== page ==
EXCLUSIVE: I’ve just learned that one of the longtime writers and producers of Late Show With David Letterman, Matt Roberts, is becoming the new head writer effective immediately. The previous head writers Justin and Eric Stangel will remain as writers and producers with the show but also get a fat new multiyear development deal with Worldwide Pants, the production company run by Letterman and Rob Burnett. ”The Stangel brothers are going to remain with the show as part of the deal because we need them,” Rob Burnett just told me. ”These guys are as good as it gets.” The twosome have had an unusally long and successful 14-year run as Letterman’s head writers and now will turn a lot of their attention to coming up with TV shows in any format for Worldwide Pants. “For people like this super valuable to the show, this deal keeps these guys from walking,” Burnett said. He especially wanted to ensure the pair were signed to a deal in order not to repeat what happened when Letterman writers Carter Bays and Craig Thomas, who walked out the door of Worldwide Pants and created the long-running and profitable franchise How I Met Your Mother. I happen to think the Stangel Brothers are hilarious (remember their online antics with Bill Scheft during the writers strike?) and look forward to their scripted and unscripted pitches. “Whatever they want to do,” Burnett told me.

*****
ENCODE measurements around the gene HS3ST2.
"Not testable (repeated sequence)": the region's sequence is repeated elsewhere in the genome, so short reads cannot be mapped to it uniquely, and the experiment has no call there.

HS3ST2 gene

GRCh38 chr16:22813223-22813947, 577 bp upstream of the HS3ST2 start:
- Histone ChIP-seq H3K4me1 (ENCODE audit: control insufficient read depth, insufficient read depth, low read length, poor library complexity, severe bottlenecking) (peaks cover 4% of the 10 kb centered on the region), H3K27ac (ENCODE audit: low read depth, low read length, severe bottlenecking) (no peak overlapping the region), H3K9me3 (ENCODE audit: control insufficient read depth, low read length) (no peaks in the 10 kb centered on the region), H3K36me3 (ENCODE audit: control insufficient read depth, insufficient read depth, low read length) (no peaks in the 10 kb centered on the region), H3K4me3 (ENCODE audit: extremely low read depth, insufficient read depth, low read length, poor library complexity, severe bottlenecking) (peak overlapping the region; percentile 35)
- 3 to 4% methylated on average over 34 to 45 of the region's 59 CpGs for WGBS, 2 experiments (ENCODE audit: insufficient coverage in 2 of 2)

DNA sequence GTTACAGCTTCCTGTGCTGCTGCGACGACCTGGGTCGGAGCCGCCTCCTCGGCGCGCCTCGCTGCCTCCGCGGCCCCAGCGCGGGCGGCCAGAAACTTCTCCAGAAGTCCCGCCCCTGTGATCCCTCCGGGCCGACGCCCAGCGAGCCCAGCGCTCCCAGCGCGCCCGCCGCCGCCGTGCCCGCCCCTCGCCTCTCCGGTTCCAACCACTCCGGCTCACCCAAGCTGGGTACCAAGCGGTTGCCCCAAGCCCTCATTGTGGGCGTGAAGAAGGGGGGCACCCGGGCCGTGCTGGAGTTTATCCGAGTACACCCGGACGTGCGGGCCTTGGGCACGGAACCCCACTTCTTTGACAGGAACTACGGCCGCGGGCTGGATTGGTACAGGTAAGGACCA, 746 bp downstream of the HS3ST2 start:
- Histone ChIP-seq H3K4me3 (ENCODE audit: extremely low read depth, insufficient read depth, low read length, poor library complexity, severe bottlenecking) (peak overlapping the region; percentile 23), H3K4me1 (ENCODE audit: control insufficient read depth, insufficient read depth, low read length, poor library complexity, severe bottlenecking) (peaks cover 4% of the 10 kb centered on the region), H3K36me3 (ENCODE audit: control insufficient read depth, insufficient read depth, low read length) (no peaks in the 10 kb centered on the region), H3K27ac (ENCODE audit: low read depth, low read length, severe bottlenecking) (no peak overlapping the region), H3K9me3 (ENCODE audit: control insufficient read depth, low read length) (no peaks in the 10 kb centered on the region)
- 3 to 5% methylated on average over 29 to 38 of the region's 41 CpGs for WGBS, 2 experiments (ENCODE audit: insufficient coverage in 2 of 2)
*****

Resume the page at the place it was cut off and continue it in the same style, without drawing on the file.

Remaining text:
EXCLUSIVE: David Letterman Shakeup In ‘Late Show’ Head Writers As Stangel Brothers Snag Multi-Year Development Deal
Worldwide Pants, Rob Burnett and he and his partner Jon Beckerman’s B&B Productions have acquired screen rights to The Revised Fundamentals Of Caregiving, the Jonathan Evison novel. Burnett, the longtime exec producer of Late Show With David Letterman, will adapt the novel and direct. Burnett made his directing debut on We Made This Movie.
Evison is also the author of The New York Times bestseller West Of Here.
The Revised Fundamentals of Caregiving tells the story of Benjamin Benjamin, a man who has lost virtually everything — his wife, his family, his home, his livelihood. With few options, Ben enrolls in a night class called “The Fundamentals of Caregiving” taught in the basement of a local church. There Ben is instructed in the art of inserting catheters and avoiding liability, about professionalism, and how to keep physical and emotional distance between client and provider. Assigned to care for a teen patient, Ben realizes his training has done little to prepare him for the realities of caregiving. Ultimately, the two embark upon a wild road trip across the American West and a new camaraderie replaces the traditional boundary between patient and caregiver.